Neatness certainly counts around here, as I wrote in my post “Shave and a fauchage, two bits” on October 11. You may remember that fauchage means “cutting” or “trimming,” and is used to describe the clearing of grass, weeds and small branches from the sides of roads.
In summer, it’s commonplace to see two, three or even four tractors and trucks out on the road in convoys, moving slowly and trimming the shoulders of roads as they go.
Now it turns out that fauchage has a big cousin: élagage, or pruning. Recently the road into Gourdon was the scene of a serious élagage project — involving several work crews, a tractor mounted with rotating saw blades, a truck with a huge chipper, and more trucks to haul away the chipped wood. Vehicles had to deal with alternating one-way traffic patterns, so at times there were relatively long back-ups.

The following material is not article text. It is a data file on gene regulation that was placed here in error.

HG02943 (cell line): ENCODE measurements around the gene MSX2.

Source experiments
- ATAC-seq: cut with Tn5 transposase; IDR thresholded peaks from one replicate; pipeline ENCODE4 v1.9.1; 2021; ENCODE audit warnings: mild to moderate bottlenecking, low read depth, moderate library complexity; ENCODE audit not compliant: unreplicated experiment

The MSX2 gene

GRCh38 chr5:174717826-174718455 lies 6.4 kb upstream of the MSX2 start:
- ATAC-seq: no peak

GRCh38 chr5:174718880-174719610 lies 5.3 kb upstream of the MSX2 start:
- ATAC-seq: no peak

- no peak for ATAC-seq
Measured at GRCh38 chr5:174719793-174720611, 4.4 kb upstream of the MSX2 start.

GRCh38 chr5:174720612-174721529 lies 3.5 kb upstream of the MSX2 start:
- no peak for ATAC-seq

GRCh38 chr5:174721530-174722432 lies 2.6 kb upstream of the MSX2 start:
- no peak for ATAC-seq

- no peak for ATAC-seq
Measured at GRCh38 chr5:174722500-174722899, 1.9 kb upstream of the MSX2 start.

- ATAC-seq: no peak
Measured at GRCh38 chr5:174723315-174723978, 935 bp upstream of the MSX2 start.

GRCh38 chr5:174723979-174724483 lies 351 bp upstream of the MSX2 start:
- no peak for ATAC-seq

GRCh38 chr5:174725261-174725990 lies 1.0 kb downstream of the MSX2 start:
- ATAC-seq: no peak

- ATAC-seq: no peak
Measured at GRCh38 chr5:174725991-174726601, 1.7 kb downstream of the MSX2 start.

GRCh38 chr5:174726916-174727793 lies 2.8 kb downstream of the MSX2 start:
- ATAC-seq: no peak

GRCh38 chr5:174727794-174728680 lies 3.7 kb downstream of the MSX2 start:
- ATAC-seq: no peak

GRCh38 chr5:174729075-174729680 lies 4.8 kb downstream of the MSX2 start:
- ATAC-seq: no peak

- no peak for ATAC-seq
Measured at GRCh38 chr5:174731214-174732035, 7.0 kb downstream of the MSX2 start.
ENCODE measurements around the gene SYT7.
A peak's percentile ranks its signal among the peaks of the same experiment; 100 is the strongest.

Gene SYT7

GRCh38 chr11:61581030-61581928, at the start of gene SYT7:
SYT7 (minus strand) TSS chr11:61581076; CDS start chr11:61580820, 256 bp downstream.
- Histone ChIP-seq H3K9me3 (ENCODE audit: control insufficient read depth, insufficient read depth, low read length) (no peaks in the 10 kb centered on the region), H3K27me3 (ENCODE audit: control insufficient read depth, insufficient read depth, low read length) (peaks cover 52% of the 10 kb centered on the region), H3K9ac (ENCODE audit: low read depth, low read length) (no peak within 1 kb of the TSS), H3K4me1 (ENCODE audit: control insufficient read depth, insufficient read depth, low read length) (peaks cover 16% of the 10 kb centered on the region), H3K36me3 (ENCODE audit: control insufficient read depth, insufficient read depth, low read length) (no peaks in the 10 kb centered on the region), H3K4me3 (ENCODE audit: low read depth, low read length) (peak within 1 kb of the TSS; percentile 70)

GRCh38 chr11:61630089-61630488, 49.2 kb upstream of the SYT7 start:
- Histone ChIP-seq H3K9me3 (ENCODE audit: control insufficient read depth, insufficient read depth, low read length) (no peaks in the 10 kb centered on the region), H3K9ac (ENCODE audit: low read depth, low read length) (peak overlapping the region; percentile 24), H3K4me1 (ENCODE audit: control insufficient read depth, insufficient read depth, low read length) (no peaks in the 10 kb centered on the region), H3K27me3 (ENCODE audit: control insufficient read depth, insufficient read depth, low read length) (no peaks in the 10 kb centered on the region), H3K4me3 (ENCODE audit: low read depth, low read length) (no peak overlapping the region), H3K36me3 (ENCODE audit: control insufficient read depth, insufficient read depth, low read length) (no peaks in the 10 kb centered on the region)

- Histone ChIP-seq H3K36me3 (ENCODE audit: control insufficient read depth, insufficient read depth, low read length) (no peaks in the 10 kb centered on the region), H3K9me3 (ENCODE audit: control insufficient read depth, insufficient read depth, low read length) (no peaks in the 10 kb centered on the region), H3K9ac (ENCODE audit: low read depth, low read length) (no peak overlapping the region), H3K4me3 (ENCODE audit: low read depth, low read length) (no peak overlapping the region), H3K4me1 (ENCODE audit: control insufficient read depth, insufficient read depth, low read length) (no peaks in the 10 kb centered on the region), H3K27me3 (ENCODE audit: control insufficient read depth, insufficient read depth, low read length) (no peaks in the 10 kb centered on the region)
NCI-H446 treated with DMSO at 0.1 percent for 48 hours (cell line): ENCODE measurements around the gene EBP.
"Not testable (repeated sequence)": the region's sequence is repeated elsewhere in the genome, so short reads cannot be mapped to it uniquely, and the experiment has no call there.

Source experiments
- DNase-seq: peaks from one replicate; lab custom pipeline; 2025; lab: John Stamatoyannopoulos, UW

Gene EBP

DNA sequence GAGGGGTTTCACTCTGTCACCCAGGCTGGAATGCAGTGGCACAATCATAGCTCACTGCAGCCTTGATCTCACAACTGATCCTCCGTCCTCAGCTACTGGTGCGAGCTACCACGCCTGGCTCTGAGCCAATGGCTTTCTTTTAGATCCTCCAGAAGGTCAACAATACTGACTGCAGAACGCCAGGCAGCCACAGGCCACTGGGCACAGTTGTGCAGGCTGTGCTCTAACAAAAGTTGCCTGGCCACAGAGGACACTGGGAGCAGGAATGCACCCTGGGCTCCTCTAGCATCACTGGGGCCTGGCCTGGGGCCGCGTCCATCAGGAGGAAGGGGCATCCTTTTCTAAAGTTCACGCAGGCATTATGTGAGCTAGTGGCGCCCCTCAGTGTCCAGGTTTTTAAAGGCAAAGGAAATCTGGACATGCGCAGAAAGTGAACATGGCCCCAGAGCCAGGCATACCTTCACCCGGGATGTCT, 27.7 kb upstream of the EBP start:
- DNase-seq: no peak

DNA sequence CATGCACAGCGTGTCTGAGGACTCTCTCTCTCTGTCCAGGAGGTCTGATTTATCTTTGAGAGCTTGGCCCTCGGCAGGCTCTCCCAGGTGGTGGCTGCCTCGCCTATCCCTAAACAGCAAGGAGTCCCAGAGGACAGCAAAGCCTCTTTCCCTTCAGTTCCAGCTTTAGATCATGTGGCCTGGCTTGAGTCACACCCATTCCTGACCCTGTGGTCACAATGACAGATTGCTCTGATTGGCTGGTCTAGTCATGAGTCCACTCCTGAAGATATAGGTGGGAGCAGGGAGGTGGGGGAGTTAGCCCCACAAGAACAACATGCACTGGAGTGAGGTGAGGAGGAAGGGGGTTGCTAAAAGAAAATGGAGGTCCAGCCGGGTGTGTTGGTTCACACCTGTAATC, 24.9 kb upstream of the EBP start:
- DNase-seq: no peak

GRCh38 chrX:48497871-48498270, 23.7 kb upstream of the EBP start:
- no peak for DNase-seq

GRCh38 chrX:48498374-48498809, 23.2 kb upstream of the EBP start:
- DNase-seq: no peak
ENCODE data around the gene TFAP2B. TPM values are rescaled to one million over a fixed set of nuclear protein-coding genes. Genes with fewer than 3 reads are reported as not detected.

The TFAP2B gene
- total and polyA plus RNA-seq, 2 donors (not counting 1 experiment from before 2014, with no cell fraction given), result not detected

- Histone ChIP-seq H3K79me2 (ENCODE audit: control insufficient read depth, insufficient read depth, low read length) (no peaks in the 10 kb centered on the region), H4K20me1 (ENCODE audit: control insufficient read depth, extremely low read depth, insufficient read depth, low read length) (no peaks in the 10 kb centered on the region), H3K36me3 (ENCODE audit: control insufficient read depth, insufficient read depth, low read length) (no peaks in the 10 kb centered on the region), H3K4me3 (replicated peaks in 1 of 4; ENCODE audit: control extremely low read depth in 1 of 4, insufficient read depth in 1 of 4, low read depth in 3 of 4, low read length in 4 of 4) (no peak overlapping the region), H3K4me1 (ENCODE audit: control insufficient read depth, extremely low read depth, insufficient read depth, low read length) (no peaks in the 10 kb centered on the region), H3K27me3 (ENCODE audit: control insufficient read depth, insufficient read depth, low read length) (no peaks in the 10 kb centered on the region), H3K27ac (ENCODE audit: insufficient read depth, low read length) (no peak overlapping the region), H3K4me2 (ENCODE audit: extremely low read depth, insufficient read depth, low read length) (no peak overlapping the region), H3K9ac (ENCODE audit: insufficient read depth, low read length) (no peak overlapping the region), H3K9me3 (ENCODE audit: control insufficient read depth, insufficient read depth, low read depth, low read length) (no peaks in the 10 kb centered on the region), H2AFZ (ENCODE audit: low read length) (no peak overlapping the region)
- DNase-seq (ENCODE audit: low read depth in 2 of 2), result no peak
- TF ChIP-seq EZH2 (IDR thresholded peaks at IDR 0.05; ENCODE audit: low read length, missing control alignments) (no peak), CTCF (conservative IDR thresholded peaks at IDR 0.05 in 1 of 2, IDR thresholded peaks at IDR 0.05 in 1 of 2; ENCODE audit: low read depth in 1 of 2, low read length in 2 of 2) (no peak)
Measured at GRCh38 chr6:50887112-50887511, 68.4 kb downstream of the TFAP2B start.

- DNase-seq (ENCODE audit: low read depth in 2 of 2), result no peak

The whole procession looked like this:
Naturally, we tried to figure out what was behind all the activity. One reasonable theory was that the road into Gourdon is being widened, and that élagage is just the first step. But I think it’s more likely that this is just a late-fall, early winter operation to trim back branches so that when the leaves come out in the spring, drivers will have a better view.
And make no mistake that élagage is serious business. Not only can the saw-equipped tractor trim branches high up in trees, it can actually take out a whole tree. Quite quickly. And once you see the blades involved, you’ll understand: